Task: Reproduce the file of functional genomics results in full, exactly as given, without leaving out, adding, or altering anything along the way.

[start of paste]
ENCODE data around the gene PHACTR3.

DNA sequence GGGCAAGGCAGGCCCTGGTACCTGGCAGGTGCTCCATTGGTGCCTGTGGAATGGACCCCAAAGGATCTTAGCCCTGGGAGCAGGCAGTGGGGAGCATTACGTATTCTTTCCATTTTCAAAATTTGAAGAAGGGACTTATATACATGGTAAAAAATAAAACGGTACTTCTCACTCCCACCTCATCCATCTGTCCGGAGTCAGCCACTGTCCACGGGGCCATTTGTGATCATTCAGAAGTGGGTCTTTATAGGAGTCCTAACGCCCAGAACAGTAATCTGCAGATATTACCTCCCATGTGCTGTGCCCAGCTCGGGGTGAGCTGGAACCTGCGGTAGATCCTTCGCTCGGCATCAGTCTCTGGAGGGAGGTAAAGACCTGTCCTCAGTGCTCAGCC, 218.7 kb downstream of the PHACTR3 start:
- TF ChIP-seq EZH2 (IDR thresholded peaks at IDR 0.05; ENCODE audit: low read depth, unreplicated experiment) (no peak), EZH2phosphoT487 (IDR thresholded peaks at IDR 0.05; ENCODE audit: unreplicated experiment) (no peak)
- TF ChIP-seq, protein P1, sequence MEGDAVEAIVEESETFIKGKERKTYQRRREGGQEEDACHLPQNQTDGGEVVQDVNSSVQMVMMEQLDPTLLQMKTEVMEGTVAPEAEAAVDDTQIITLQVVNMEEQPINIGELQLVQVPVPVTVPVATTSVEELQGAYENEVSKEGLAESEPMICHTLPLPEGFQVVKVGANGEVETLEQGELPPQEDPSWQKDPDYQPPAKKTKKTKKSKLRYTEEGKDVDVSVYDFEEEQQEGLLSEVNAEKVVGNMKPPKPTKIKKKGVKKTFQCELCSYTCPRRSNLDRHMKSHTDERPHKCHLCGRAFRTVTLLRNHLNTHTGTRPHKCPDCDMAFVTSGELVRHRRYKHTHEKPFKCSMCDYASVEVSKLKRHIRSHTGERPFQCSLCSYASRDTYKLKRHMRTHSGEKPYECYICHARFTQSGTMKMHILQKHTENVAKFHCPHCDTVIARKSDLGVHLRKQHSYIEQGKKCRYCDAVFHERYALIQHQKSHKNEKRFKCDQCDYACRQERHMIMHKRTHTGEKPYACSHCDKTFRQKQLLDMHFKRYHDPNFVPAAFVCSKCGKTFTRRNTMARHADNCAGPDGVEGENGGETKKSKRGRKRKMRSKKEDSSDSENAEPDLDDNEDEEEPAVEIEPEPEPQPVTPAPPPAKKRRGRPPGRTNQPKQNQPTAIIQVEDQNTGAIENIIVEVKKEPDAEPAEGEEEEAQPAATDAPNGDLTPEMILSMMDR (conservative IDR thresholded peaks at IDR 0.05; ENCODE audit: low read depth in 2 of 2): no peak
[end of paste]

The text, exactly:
ENCODE data around the gene PHACTR3.

DNA sequence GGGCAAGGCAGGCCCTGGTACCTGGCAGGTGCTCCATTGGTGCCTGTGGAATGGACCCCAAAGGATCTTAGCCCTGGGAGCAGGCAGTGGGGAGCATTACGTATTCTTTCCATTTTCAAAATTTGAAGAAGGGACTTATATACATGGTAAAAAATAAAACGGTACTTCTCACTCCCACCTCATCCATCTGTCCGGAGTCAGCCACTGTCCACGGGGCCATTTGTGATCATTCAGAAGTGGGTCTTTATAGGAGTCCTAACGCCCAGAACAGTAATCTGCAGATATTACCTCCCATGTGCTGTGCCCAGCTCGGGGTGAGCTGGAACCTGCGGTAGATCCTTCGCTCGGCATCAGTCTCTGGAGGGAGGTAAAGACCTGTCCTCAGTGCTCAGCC, 218.7 kb downstream of the PHACTR3 start:
- TF ChIP-seq EZH2 (IDR thresholded peaks at IDR 0.05; ENCODE audit: low read depth, unreplicated experiment) (no peak), EZH2phosphoT487 (IDR thresholded peaks at IDR 0.05; ENCODE audit: unreplicated experiment) (no peak)
- TF ChIP-seq, protein P1, sequence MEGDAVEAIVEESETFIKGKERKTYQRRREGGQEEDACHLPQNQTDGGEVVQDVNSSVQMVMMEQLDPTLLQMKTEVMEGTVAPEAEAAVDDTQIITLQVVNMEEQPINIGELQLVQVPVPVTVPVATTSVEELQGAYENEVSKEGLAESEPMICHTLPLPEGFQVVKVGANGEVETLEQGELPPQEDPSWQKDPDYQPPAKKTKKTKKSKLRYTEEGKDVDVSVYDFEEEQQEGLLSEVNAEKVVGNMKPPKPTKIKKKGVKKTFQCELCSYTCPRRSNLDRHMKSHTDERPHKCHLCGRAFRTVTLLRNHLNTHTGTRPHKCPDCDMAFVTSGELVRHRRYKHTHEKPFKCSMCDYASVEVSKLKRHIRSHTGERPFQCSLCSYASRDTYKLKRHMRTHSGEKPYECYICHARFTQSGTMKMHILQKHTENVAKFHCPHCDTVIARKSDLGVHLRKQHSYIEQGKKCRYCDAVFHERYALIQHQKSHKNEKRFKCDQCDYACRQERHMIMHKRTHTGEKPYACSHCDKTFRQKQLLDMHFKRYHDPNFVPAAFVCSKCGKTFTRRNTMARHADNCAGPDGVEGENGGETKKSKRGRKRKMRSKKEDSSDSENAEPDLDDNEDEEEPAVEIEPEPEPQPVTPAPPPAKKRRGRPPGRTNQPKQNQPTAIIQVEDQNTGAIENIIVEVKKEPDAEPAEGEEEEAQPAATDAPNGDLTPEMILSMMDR (conservative IDR thresholded peaks at IDR 0.05; ENCODE audit: low read depth in 2 of 2): no peak